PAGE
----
• Goes through all *.log files in the current directory to extract energy
• If Stationary point found is in the presence of log file, reads the energy after the last SCF Done; if not, returns energy=NA
• Energies are sorted ascendingly and written to HFenergies.csv file with corresponding logfile name(without suffix)

II. FREQ

3N-6 frequecies can be found in the output file for nonlinear molecules (3N-5 for linear molecules, N is the number of atoms), following by thermochemistry analysis at 298.15K, 1 atm.
Since the temperature in the Mass Spec is around 310K, we need to extrat all normal modes(frequencies), zero-point vibrational energy(ZPVE) and entropy(S) from the log file and calculate entropy and enthalpy(H) at 310K 1 atm. Also, we correct frequencies by a factor of 0.975.

Note that the input of freq job should be the optimized structure optimized with the same method and basis set.

1.freq_thermal.py

• Usage
• python freq_thermal.py freq_log
• Descriptions
• Extracts frequencies from log file. If the first frequency is negative or freq not finished, raises error and stops.
• Uses partition functions to calculate enthalpy, entropy and heat capacity and writes the result to file named with test_freq.csv if test.log is given.
• explanations of calculation(to be writted)

2.CpExtractor.py

Sometimes, we only want to know the heat capacity at constant pressure. This scripts can extract Cp from all *freq.csv files.

• Usage
• python CpExtractor.py
• Descriptions
• Goes through all *_freq.csv files in the working directory and writes the Cp and its file name into a new file Cp.csv
• If Cp not found, NA will be there instead of a number

3.GibbsEnergy.py

After finish all opt and freq jobs, we can use energy file got from HFenergies$.$py and ZPVE, H and S from freq_thermal$.$py to calculate their free energies.

• Usage
• python GibbsEnergy.py energyfile
• Descriptions
• Needs energy($E_{elec}$) file got from HFenergies.py and corresponding *_freq.csv files got from freq_thermal.py in the same directory. The delimiter of all these files must be comma(by default, don’t change it)
• Reads structure’s name(x) and energy from energy file. The frist row is considered as title, will be skipped. The structure with lowest energy is seen as reference.
• Uses x find its freq file: x_freq.csv and reads its 9th row(thermal information); only reads 8th row(title info) for one *_freq.csv.
• $G=E_{elec}+ZPVE_{corr}+H(T)-T\cdot S(T)$ and $\Delta G=G-G_{ref}$ are used, the result in $kJ/mol$

III. TDDFT

The main output of tddft contains the excitation energies, oscillation strength(f, the intensity of that transition) and S**2, listed below. A resonable transition should satisfy spin forbidden. For a doublet(multiplicity:2S+1=2) S=0.5, so S**2=S(S+1)=0.75. What should be consider is that if not following that rule, the electron flips during the transiton, the total spin momentum S changes from 0.5 to 1.5, and S**2=3.75. When running tddft job, the transition is a combination of these two situations, usually the more differ from what S**2 should be, the less f is. In our lab, we only keep transitions whose S**2<2.6, and use lorentzian equation to calcualte its absorption spectra.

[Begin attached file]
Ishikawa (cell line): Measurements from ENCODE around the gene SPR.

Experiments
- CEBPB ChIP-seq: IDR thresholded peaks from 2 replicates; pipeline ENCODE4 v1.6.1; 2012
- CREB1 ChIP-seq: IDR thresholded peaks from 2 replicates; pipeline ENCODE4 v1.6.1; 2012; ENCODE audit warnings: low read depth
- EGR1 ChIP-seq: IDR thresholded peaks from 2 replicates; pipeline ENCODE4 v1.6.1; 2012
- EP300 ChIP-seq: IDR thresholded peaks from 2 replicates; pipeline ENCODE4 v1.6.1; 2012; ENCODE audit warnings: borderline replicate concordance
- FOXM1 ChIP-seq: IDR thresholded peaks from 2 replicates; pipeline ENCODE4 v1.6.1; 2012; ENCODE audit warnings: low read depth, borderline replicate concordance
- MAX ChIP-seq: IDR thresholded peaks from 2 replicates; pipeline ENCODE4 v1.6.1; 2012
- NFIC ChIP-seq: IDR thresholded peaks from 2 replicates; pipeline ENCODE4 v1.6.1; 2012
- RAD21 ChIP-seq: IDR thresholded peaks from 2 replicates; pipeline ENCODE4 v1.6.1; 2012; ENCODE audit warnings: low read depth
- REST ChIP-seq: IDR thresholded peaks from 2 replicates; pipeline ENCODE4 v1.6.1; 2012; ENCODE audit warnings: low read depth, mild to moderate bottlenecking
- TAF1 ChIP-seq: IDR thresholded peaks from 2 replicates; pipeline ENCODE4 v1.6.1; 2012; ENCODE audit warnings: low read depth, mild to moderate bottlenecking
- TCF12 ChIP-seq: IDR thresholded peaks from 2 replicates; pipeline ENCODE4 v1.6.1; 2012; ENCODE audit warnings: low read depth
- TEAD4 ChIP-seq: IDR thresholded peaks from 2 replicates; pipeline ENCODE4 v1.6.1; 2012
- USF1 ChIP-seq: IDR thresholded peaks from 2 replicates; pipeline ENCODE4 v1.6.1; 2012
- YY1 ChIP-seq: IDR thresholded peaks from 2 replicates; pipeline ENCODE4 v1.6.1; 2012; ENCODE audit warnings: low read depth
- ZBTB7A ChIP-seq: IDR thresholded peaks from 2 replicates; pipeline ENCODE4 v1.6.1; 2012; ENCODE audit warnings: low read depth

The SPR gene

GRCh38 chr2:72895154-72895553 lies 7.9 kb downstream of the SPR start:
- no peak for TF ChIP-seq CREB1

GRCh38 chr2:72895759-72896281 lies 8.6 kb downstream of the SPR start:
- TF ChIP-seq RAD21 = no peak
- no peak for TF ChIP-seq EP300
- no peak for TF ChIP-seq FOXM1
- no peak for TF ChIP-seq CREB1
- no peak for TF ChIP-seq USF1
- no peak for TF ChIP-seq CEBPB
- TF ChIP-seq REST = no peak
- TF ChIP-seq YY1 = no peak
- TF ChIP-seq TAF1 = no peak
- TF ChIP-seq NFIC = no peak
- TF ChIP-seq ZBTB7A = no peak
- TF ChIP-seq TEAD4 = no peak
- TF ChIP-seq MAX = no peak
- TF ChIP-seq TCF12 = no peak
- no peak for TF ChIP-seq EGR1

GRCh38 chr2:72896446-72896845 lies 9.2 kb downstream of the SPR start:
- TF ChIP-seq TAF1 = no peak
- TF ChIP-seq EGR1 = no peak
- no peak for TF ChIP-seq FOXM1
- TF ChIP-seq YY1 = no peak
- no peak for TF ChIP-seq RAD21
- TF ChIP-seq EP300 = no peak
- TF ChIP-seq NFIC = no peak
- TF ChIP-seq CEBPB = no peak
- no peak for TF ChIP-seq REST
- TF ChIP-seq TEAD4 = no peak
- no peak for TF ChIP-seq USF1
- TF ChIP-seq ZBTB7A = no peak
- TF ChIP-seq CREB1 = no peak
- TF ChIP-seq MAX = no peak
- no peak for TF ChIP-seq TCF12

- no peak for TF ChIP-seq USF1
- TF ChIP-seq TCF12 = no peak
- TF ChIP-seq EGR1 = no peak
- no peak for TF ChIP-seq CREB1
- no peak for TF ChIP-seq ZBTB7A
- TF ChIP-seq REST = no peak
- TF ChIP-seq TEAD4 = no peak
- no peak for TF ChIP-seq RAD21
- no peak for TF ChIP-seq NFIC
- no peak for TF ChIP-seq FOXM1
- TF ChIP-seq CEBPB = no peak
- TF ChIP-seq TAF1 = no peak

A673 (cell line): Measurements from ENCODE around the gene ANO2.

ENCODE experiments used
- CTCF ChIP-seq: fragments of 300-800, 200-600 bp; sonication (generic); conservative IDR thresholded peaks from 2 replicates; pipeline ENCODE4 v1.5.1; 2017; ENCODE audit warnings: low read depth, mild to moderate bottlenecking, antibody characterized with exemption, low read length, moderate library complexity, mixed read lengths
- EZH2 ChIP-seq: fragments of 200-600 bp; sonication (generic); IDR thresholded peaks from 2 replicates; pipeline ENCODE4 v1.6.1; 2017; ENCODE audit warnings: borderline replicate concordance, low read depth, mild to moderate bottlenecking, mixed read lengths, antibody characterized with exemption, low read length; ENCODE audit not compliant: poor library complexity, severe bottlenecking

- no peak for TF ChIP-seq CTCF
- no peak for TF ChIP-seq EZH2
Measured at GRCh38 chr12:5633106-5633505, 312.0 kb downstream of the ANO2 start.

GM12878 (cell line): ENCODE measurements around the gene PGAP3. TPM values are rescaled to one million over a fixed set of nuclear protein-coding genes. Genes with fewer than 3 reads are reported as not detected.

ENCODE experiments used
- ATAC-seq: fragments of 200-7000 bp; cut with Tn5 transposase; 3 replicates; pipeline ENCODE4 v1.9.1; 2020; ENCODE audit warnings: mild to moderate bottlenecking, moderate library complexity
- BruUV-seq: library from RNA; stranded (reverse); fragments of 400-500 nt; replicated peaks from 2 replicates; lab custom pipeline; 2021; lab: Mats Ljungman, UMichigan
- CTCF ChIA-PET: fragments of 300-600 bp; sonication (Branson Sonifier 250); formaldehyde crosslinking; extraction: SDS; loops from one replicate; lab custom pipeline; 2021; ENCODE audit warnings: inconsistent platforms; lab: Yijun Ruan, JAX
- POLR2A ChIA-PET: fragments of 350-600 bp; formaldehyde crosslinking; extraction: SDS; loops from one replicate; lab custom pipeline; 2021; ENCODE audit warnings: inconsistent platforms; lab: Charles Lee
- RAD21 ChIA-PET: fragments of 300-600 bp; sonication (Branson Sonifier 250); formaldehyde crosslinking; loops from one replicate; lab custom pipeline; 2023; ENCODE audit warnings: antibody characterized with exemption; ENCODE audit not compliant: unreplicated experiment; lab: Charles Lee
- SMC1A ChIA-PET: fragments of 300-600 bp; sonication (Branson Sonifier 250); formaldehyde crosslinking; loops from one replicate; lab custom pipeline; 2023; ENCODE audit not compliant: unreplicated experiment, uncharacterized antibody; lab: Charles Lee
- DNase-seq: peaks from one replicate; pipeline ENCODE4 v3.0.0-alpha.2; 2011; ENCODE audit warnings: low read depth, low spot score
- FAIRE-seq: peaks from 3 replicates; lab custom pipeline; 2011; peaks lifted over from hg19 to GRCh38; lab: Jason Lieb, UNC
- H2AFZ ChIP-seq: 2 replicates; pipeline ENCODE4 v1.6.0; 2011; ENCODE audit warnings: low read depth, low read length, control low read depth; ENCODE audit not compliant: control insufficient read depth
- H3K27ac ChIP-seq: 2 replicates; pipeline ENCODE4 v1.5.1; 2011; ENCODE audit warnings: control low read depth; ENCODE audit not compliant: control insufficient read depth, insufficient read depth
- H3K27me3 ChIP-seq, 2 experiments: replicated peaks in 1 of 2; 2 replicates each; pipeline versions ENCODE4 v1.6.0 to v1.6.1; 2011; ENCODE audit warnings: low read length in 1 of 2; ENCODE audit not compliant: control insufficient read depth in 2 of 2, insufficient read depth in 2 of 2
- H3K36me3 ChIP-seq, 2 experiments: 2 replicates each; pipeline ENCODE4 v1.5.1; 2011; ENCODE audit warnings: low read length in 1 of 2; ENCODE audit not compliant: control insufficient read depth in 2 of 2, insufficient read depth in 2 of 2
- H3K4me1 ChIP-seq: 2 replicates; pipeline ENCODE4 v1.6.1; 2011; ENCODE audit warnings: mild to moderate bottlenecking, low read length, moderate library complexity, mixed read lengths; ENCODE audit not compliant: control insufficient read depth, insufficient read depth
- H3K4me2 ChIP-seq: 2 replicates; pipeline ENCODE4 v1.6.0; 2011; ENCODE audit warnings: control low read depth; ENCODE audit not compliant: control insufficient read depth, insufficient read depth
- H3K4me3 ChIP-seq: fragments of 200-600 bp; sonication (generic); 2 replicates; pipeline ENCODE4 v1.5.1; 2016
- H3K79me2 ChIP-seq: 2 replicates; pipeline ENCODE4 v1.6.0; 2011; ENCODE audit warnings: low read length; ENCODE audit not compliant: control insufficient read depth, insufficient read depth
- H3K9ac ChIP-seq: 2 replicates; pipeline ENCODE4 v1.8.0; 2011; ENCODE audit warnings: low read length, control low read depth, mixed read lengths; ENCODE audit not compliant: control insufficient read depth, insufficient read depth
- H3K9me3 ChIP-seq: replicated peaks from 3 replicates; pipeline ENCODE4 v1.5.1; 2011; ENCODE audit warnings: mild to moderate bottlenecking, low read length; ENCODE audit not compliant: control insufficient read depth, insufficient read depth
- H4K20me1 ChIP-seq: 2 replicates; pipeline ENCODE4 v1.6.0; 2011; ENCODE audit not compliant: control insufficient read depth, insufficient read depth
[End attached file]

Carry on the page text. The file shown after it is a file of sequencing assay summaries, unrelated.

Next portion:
In experiment, we measure the action spectra from 210nm to 700nm, so we hope the theoritical one can cover that region. If the last transition energy cannot reach 210nm, we should add more states to it. For example, if the original route card is # TD(Nstates=30) um062x/6-31+g(d,p) pop=none scf=(xqc,tight) and its chk file is test.chk the new input file should be:

1.tddft_lorentzian.py

• Usage
• python tddft_lorentzian.py td_log
• python tddft_lorentzian.py td_log N
• Descriptions
• Reads all excitated frequencies, oscilation strength and S**2 from log file and checks if the last one is below 210nm.
• If not, writes the new input file as shown above named with test_add.gjf if original input is test.gjf. The original input file and chk file must be in the same directory.
• Otherwise, uses S**2=2.6 as a cut-off to choose excitations and applies lorentzian equation to calculate absorption spectra. The results are written to test_uvvis.csv if log named with test.log. If N is specified in the usage command, only select excitations larger than N(nm).

2.tddft_plot.py

• Usage
• python tddft_plot.py uvvis.csv
• uvvis.csv is the file got from tddft_lorentzian.py
• need import matplotlib, pandas, numpy, module load anacond3_5.3 if not able to import these modules
• Descriptions

3.cubegen.py

We can also visualize the molecular orbital if we have tddft chk file. We should first use formchk command to generate fchk file, and then use cubegen to get the cube file, which can be visualized by Gaussian-View. To use cubegen, we also need to decide the molecular orbital number. For $\alpha$ orbital, like 68A, just set mo=68. But for $\beta$ orbital,like 72B, we should find the total number of $\alpha$ orbitals first: if one molecule has 70 $\alpha$ electrons(NAE) and 356 virtual $\alpha$ orbitals(NVA), set mo=498(70+356+72).

If we run cubegen on the login node, it will take around 1 minutes. Usually we are interested in several orbitals in one or more excited states. In this way, this script comes out.

• Usage
• python cubegen.py td_log num_excited_states
• Descriptions
• Finds the name of chk/fchk file from log file. After fchk found, skip to next step; if not, start to locate chk file and generate fchk from chk. If both of them not found, stop processing.
• Finds NAE, NVA and unique molecule orbitals in the specified excited state. And writes corresponding cubegen to a txt file.
• Loads parallel environment and cats tasklists( the txt file) to the sbatch file.
• Submits it to ckpt partition. It should be finished in several seconds
• Example

The transition of the first excited state is listed above. If its log is test.log, NAE+NVA=426. Run python cubegen.py test.log 1, we will get 2 files: t1_test.txt and t1_test.sh, and it will submit t1_test.sh to ckpt queue.

t1_test.txt:

t1_test.sh:

After finish, we can get 6 cube files. Transfer them from hyak to your local work directory. We need to use GaussView to see how the orbital looks like:

• open test.fchk with GaussView
• click Result$\rightarrow$Surfaces/Contours$\rightarrow$Cube Actions$\rightarrow$Load Cube$\rightarrow$choose one of your cube files$\rightarrow$highlight that cube$\rightarrow$Surfacec Actions$\rightarrow$New Surface